Saturday, December 20, 2014

Who Killed Leah Lloyd Johnson?

Church Street, Near the Scene of the Murder
Teen’s murder was never solved…
by Robert A. Waters

The Leah Lloyd Johnson murder case in North Adams, Massachusetts baffled investigators for decades before it died of old age.

It was April 28, 1933 when Edward Dolan found Leah’s remains.  The body of the eighteen-year-old lay in a thornapple thicket east of Church Street.  Less than a mile from the murder scene, searchers located Johnson’s leather pocketbook.  Inside, police found a wrist watch that had stopped at 11:10, a comb, and a mirror.  The watch had been dented, as if it had met foul play.

The North Adams Transcript reported that “in order to reach the place where the pocketbook was found a person leaving the scene of the crime would have to cross the road, go down the steep embankment toward the tracks of the Boston & Maine railroad, and cross the land formerly occupied by the Hoosac Lumber Company, up another embankment and down the other side.  A person standing at the top of the second embankment might have thrown the articles away.”

Before nightfall, thousands of curious residents trooped through the brush-covered hillside where the body was found.  Any possible evidence that the killer left vanished as the crowds trampled the scene.

Investigators determined that Leah lived with her grandfather, A. M. Burdick, a retired janitor.  Grief-stricken, he arranged for funeral services and asked that only family and close friends attend.

Rumors began almost immediately.  The most persistent was that on the night of her murder she had attended a “whoopee party” with two couples.  This alleged night of “merrymaking” took place at a lakeside bungalow where women became “hopelessly intoxicated.”   Police questioned those who were supposedly involved, including a Navy sailor, and determined the rumor to be false.  Another discounted report was that Leah had eloped with a mysterious young man.

After finding letters written to the murder victim by Albert Reynolds, 23, police grilled him.  He stated that he had met Leah when she was sixteen, and they had become friends.  But he said he broke off the correspondence when his sister advised him that Leah was not the “type of girl” that he should date.  By the following morning, Reynolds, who had an iron-tight alibi, was cleared by police.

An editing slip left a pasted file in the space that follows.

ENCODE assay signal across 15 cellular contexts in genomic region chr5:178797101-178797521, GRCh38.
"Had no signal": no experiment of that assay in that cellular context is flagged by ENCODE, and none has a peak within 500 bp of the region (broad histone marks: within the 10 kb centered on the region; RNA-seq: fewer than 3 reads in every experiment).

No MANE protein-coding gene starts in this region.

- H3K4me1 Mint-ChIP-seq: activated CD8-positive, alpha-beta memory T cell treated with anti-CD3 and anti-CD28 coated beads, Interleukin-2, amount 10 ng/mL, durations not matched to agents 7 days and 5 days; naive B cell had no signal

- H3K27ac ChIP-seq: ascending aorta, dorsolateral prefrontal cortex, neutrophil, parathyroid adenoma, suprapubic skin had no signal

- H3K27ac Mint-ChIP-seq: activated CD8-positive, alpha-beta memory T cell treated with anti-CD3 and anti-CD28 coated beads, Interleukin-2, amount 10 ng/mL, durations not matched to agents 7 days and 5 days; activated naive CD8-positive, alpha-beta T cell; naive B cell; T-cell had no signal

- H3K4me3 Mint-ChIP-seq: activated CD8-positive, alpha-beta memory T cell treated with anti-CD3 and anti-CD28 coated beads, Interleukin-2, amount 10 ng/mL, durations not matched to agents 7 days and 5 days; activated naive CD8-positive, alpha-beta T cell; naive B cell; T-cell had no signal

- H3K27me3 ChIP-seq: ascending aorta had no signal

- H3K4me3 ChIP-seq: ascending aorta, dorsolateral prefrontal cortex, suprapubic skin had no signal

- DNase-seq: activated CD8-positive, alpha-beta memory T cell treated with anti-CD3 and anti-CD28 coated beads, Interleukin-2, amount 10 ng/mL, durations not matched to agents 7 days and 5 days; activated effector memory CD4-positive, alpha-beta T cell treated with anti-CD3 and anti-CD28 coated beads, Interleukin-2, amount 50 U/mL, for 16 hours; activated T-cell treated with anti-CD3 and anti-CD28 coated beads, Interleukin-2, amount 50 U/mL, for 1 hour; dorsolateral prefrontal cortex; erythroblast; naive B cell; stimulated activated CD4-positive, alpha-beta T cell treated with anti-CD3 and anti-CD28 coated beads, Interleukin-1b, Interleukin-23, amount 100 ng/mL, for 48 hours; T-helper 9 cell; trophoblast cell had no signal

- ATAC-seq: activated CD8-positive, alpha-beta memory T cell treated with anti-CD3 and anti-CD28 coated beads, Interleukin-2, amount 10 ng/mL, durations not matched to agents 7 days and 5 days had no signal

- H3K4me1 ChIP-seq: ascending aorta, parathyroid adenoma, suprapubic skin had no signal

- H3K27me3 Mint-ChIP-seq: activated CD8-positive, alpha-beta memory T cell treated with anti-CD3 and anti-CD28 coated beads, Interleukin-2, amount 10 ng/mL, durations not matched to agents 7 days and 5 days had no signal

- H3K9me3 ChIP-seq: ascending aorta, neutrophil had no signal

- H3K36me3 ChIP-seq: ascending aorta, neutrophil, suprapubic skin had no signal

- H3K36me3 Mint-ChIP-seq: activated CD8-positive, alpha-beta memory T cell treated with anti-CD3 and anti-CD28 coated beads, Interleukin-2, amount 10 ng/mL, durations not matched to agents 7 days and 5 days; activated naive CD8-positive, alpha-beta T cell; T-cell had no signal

Leah had worked as a housekeeper for Mr. and Mrs. Walter Brunson.  They stated that she rarely spoke of her personal life, and seemed content to attend movies, read, or listen to the radio.  She was a reliable worker who often spoke on the telephone with her close friend, Ruth Crapo.  Ruth and several friends were interrogated for 48 hours, but provided no useful information.

Dr. Ellis Kellert conducted the autopsy.  The Transcript reported that “Leah was not carnally attacked on the night of the crime and [Ellert] indicates that there was nothing about her condition which needed to cause her or a boy friend to worry.”  Leah had been stabbed and strangled with a shoestring designed for use in a heavy work boot or a high-top shoe.  Police tracked down the owner of a local shoe store who stated that he routinely sold similar laces.

Throughout the investigation, the motive for the murder remained a mystery.  In fact, cops quickly became frustrated with the lack of leads.  On May 6, 1933, the Transcript reported that “Assistant District Attorney Harold Goewey and State Detective Silas P. Smith today suspended their investigation of the slaying of 18-year-old Leah Lloyd Johnson, convinced that the mystery is probably beyond solution.  The girl, employed by her neighbors as a household helper, was found stabbed and garroted in a remote field after she had left the home of her grandparents last Saturday night, ostensibly to go to a neighbor’s home to mind their children.  Investigators determined that the girl had misled her grandparents and did not have an appointment at the neighbor’s home.”

Periodically, police would take another look at the case.  In 1936, two confessed killers of a cab driver were questioned about the Johnson murder, but they were quickly eliminated.  In 1942, investigators spoke again with Edward Dolan, who found the body.  He reiterated that he was merely taking a walk when he stumbled onto the scene.  No evidence contradicted his story and Dolan was never charged.

Eventually, the case was shelved and the unanswered question remains: who murdered Leah Lloyd Johnson?    

Thursday, December 11, 2014

“Bumpkins and Yeehaws”

Taking refuge in the Second Amendment…
by Robert A. Waters